According to Prince, family law is one of the most misunderstood areas of law.

“People see criminal law depicted on TV or in the movies. They know phrases like ‘innocent until proven guilty’ or understand the concept that everyone is entitled to a lawyer. People have a general working knowledge of criminal law. But not family law.”

Prince would like for family law to be as well understood as other areas of law, and continued by debunking ten common family law myths:

MYTH 1: How money works in a divorce.
“You have heard people say, ‘She took him to the cleaners,’ but that does not really happen. More often these days, we are dividing debt, not assets. Also, people think in a fault-based divorce the ‘innocent’ party will get all the assets, but that is not true. There are no laws to support that.”

MYTH 2: What is required to get a divorce.
“Many people think they cannot get a lawyer until they are separated for a year. In South Carolina, what many think of as a ‘separation’ is called separate maintenance and support, and you can get that before being separated for a year.”

MYTH 3: What “marital property” means.
“We often hear, ‘But this is in his or her name and this is in my name,’ but that usually does not matter. Anything you accumulated during the course of your marriage, with a few technical exceptions, is marital property.”

MYTH 4: Everyone is entitled to dog visitation.
“This one will bring the knives out, but pets are considered property like pots and pans. I don’t agree with it, and it’s not fair, but that is the law. I’ve had cases settled down to the last penny and damn near go to trial over pets.”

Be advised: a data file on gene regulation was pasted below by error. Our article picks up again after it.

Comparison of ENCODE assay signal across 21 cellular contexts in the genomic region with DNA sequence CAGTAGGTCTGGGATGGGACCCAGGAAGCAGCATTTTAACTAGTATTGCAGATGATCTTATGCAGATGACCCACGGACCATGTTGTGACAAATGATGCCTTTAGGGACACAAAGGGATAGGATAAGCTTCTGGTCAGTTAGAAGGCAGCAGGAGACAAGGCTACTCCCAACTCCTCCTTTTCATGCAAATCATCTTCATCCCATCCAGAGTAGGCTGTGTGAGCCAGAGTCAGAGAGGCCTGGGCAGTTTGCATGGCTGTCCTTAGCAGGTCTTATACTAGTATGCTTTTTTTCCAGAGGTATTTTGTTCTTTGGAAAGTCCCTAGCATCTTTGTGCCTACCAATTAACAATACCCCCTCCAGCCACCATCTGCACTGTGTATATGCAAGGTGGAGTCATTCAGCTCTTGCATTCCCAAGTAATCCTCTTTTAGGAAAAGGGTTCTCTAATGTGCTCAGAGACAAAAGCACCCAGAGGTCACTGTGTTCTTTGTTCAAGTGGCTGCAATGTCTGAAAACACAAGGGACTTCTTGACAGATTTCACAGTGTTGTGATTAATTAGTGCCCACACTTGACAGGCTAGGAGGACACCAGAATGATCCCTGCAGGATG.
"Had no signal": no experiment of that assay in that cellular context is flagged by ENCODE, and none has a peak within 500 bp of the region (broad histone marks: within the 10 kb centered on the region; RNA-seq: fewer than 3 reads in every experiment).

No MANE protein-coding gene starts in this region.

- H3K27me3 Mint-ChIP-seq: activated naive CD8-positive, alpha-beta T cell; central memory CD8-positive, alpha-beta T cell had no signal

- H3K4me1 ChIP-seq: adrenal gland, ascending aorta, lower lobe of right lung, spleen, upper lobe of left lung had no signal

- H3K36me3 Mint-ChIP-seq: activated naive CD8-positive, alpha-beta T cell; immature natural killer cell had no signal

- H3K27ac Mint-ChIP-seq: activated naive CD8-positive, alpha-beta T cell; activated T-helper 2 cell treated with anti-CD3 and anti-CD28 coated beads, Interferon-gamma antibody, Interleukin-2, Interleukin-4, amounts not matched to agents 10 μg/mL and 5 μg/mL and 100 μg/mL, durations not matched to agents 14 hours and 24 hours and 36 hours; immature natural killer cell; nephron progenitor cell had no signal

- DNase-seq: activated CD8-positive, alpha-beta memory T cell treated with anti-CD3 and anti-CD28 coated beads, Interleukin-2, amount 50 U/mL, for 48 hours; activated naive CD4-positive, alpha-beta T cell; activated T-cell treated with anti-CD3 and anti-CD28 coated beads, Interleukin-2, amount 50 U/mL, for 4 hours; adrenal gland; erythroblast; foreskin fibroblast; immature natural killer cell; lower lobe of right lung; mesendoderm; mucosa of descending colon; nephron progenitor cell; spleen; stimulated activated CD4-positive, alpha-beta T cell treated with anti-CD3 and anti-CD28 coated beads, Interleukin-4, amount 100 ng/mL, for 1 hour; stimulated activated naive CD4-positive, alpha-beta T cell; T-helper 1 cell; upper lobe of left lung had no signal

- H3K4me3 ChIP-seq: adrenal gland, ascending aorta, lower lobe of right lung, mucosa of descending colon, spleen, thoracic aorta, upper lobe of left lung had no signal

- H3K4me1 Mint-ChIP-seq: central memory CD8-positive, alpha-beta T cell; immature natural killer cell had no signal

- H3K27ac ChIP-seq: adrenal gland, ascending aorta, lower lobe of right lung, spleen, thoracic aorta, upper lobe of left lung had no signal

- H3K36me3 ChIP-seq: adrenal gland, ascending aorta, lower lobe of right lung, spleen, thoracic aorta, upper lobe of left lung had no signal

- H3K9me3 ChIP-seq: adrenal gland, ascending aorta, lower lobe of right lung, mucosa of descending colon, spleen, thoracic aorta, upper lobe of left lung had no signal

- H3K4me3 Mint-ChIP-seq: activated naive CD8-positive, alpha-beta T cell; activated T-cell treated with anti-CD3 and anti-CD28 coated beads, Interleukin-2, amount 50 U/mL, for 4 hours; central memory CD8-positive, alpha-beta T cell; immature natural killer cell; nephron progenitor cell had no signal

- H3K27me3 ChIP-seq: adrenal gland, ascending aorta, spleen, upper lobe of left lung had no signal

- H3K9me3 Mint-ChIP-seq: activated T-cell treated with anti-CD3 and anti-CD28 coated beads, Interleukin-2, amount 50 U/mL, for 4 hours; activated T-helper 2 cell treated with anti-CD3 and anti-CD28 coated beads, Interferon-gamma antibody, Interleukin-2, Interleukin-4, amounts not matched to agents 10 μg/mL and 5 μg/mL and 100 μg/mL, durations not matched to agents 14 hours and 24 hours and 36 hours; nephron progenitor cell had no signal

MYTH 5: Abandonment.
“In order to file for divorce, you need to physically live apart. Oftentimes people worry about moving out because they do not want the other party to claim desertion or abandonment. ‘Abandonment’ is not the same thing as moving out of the house. Abandonment is when a person leaves and you do not know where they are because they do not want you to know where they are.”

MYTH 6: Mothers always get custody.
“The law does not necessarily favor moms. Both parties come into court on equal footing under the law. This is a hot topic. Many times dads will say to me, ‘I would love to try for custody, but everyone says I do not have a chance.’ I respond to them, ‘Do not be too quick to say that. Tell me more about your situation.’”